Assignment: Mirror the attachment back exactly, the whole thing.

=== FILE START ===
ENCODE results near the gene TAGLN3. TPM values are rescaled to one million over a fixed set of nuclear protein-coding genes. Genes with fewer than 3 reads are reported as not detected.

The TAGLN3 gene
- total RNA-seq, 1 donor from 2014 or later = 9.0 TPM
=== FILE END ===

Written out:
ENCODE results near the gene TAGLN3. TPM values are rescaled to one million over a fixed set of nuclear protein-coding genes. Genes with fewer than 3 reads are reported as not detected.

The TAGLN3 gene
- total RNA-seq, 1 donor from 2014 or later = 9.0 TPM